Let me tell you about a brand new rom-com which I quite enjoyed. Wedding Season, directed by Tom Dey, is about a personable pair of desis in New Jersey, looking for their dream partner just so they can get their pushy parents off their back. When Asha and Ravi meet, it’s cute. Strike one. Going by standard rom com rule number two, they have to be oblivious of each other’s charms to begin with, which these two, well played by Suraj Sharma and Pallavi Sharda, duly comply with.
But the nicest thing of all, apart from the obvious spark between the two, is that they are handed out parity by the writers: she has a real job, formerly in high-flying finance, now in micro-loans, and he is looking for a way to come clean about where his heart really lies. They are equals, whichever metric you apply.
You already know about this other film, which I did not enjoy at all. Aanand L Rai’s Raksha Bandhan is also about finding the right match, but it’s all askew: the heavy lifting is done by an older brother for his four younger sisters, who are portrayed as these helpless creatures, incapable of harbouring a single independent thought. Akshay Kumar is meant to be an adarsh bade bhaiyya, but the concern he is seen lavishing upon said behens is strictly to do with “procuring” proper grooms for these “difficult” girls. How is labelling young women “fat” and “dark” acceptable in this day and age? Under the guise of a socially-relevant film, which supposedly speaks out against dowry, it ends up infantilising its characters, as well as the viewers.
Here we are, in 2022, trying to deal with the ravages of the pandemic, the after-effects of climate change, the rapidly changing rules of engagement. What does India at 75 need, more than anything else? Ways to negotiate a world trying to rebuild itself, with acceptance, openness,and compassion. Gender parity is a crucial cornerstone of a just society, and one of the most effective ways of talking it up is through cinema. If representation is key, who would you rather see: a young woman with intelligence and emotional acuity, or one who is dependent on the patriarch for every single thing?
Bollywood needs to grow up. It’s something we’ve been saying for years, but now it is more urgent than ever. It’s not as if filmmakers haven’t heeded our call. But the moment someone tries to make a grown-up film for grown-ups, it’s not just the over-judicious, under-confident official censors that stand against growth; increasingly, it is militant groups of citizens who have become our moral guardians, keeping us “safe” from the “pollution” of free thought. As aware audiences, we need to grow up, too.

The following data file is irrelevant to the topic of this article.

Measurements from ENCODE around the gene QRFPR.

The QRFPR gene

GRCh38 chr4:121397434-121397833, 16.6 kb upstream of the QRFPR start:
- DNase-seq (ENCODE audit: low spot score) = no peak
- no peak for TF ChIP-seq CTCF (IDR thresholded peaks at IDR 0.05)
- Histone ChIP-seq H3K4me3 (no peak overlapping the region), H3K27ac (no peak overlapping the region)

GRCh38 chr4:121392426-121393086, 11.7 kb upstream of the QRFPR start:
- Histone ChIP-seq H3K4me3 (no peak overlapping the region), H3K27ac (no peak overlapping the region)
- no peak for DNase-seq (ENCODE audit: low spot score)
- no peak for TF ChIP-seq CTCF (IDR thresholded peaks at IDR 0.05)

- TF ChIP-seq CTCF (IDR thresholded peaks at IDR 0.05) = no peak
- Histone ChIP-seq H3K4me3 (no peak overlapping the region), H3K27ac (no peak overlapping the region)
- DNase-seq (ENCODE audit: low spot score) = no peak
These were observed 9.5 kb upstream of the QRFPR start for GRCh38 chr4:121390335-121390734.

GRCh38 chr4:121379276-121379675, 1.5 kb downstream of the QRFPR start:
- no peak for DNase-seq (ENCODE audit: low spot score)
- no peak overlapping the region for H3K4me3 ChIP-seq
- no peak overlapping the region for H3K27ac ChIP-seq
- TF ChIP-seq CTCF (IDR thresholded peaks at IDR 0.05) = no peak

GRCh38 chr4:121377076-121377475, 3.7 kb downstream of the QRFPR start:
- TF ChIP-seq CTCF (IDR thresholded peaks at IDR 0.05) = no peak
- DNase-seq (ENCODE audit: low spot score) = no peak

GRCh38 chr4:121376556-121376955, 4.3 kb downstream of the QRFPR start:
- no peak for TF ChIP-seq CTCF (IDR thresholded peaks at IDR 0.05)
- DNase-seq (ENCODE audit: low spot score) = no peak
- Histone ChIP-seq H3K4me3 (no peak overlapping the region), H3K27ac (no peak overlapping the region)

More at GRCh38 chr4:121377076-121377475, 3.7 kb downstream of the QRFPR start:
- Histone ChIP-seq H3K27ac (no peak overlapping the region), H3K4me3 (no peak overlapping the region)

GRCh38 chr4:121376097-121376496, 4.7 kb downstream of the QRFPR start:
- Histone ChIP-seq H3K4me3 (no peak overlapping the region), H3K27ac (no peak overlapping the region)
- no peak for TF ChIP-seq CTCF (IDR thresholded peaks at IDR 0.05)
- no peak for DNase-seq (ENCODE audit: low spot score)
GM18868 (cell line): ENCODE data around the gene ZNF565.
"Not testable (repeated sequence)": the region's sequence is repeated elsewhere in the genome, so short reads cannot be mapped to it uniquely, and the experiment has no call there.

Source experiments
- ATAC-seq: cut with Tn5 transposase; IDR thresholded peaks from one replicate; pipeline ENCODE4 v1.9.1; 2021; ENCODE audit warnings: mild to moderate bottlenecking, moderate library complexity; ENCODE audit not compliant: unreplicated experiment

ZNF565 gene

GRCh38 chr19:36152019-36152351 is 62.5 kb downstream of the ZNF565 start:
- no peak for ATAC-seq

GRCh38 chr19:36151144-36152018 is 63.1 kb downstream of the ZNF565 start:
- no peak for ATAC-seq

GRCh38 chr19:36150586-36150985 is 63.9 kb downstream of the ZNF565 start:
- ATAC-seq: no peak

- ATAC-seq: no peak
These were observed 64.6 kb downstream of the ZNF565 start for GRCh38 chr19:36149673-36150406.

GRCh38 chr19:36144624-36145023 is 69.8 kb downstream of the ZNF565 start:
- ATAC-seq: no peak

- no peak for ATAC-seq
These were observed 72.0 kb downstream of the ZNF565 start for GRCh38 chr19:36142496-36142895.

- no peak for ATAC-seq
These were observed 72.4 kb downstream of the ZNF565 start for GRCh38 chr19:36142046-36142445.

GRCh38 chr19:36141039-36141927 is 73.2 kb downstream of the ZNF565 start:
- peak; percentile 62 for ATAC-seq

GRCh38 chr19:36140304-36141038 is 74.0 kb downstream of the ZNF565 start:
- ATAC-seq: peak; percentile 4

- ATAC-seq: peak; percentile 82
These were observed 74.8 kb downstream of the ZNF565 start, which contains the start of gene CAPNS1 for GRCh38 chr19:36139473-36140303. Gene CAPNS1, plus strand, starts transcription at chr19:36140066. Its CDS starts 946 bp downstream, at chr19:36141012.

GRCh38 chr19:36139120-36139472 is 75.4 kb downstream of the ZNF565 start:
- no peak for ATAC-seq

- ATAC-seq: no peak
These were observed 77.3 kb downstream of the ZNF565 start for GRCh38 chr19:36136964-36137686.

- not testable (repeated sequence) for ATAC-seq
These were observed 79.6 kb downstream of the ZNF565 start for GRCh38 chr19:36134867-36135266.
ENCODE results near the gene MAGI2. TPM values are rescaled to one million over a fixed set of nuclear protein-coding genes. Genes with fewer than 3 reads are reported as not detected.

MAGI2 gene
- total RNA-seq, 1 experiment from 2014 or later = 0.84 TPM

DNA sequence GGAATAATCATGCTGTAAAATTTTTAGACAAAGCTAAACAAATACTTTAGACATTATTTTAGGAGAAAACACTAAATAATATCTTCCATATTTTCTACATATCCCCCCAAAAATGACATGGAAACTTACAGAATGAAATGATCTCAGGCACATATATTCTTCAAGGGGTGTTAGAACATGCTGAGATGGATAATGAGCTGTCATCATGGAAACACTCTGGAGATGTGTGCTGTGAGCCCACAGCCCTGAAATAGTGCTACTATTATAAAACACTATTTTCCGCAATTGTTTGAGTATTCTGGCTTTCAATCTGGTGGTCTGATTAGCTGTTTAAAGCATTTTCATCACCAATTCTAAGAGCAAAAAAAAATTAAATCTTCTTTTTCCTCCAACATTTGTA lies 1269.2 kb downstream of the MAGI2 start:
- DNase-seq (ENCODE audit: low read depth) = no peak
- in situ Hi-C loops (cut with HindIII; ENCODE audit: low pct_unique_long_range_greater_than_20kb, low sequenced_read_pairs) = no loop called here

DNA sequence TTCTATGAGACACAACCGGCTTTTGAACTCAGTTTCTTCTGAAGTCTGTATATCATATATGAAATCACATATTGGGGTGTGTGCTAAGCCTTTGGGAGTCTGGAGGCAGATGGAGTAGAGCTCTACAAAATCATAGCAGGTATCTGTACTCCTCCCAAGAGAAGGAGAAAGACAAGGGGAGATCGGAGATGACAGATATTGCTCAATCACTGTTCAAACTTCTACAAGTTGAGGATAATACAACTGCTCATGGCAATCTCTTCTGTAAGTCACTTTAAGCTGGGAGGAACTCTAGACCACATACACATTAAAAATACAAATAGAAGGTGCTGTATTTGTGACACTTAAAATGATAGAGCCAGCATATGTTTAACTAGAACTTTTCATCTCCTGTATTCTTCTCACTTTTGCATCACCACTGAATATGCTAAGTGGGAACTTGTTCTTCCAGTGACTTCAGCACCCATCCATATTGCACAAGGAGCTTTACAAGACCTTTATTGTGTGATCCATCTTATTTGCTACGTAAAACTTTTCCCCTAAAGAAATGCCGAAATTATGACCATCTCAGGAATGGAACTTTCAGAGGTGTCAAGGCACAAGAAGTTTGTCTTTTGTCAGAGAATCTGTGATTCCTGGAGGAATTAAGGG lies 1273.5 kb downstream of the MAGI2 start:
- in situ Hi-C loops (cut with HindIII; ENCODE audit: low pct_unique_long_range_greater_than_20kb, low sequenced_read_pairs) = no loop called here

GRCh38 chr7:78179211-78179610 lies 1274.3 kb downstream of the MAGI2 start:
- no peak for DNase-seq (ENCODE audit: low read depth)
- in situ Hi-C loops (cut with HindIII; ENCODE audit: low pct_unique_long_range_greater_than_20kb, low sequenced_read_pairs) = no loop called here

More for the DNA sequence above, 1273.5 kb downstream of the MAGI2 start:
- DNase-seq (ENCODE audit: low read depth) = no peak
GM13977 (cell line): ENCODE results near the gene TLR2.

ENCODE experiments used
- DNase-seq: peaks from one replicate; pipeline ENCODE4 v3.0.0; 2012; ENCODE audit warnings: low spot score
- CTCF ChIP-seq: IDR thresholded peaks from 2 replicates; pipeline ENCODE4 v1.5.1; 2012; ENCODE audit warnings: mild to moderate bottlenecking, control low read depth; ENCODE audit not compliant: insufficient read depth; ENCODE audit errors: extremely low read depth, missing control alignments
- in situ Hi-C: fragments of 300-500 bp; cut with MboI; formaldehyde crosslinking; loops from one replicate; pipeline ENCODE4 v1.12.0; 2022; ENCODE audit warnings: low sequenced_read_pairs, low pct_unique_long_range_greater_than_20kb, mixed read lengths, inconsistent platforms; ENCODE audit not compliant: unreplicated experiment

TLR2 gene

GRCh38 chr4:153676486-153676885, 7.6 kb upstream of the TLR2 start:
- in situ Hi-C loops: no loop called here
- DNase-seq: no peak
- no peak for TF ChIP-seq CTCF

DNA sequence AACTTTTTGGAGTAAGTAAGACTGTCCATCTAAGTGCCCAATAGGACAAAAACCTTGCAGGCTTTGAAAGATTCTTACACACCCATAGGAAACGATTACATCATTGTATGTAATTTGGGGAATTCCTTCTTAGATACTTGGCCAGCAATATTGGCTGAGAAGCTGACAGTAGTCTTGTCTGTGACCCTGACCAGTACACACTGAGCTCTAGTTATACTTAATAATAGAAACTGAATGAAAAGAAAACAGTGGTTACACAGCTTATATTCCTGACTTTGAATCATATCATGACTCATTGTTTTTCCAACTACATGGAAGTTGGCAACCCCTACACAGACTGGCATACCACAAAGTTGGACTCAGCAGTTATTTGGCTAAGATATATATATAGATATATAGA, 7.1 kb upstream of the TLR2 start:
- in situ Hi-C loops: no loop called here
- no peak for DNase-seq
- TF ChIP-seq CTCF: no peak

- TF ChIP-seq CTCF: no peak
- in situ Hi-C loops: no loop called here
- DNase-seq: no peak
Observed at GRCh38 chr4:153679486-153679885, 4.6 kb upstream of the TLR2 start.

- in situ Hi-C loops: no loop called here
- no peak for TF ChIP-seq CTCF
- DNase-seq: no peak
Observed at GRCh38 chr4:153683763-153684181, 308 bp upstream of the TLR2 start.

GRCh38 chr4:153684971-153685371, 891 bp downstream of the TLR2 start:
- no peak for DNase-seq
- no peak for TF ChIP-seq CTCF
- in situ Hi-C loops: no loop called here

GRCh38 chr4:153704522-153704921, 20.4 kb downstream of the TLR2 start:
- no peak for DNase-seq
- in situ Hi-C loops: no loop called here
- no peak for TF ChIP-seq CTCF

An important aspect of that growing up, both from creators and consumers of cinema, is the accordance of mutual respect. The tendency to box films which are either helmed or headlined by female professionals as “women-oriented” has only damaged the possibility of all-round growth. This kind of tight compartmentalisation allows for easy dismissal of such films. It also limits the audience: only women end up going to watch those movies in theatres, or clicking on them on OTT platforms in their scant disposable time. Given that the majority of those who go to the movies are young men between the ages of 15-25 years, it is imperative that the stigma around stories fronted by women be removed. No, you are not a sissy if you watch a film made by a woman; you are just a viewer making a sensible choice.
Why wouldn’t a lover of good, meaningful cinema, male or female, want to watch feisty mother Shamshu and daughter Badru, get their own back on the latter’s abusive husband, Hamza? Between them, Alia Bhatt, Shefali Shah and Vijay Varma have given us moments to savour, long after we have finished watching their Darlings. Women telling women’s stories? Freely and with flair? High time.
Seven All-Time Favourites
How women’s role on screen has been evolving over the decades since Independence
Urvashi in Shyam Benegal’s Bhumika (1977)
Smita Patil fills the role of a complex multi-faceted woman, negotiating the tough early years of the film industry with a million colours and moods
Pooja Inder Malhotra in Mahesh Bhatt’s Arth (1982)
Shabana Azmi is aces as the devastated wife begging her cheating husband to return to her, and then determinedly finding her own path
Phoolan Devi in Shekhar Kapur’s Bandit Queen (1994)
Seema Biswas infuses her gun-toting vengeful female dacoit, red bandana stretched tight across her forehead, with searing ferocity
Nimmi in Vishal Bhardwaj’s Maqbool (2003)
It’s hard to choose just one among Tabu’s many great roles, but this one, in which her desi Lady Macbeth incites Irrfan’s tentative Macbeth, is unforgettable
Geet in Imtiaz Ali’s Jab We Met (2007)
There have been as many versions of the ‘peppy chatterbox girl’ as there have been leading ladies in Hindi cinema, but Kareena Kapoor Khan makes this one deliciously her own
Rani in Vikas Bahl’s Queen (2013)
Kangana Ranaut is wonderful as the young woman who puts aside a personal setback to discover the joys of solo travel within and without, in one of Bollywood’s best coming-of-age films
Anaarkali in Avinash Das’s Anaarkali Of Aarah (2017)
Swara Bhasker is terrific as a nachaniya (small-town dancer), whose struggles to keep exploitative men at bay make her strong enough to strike out on her own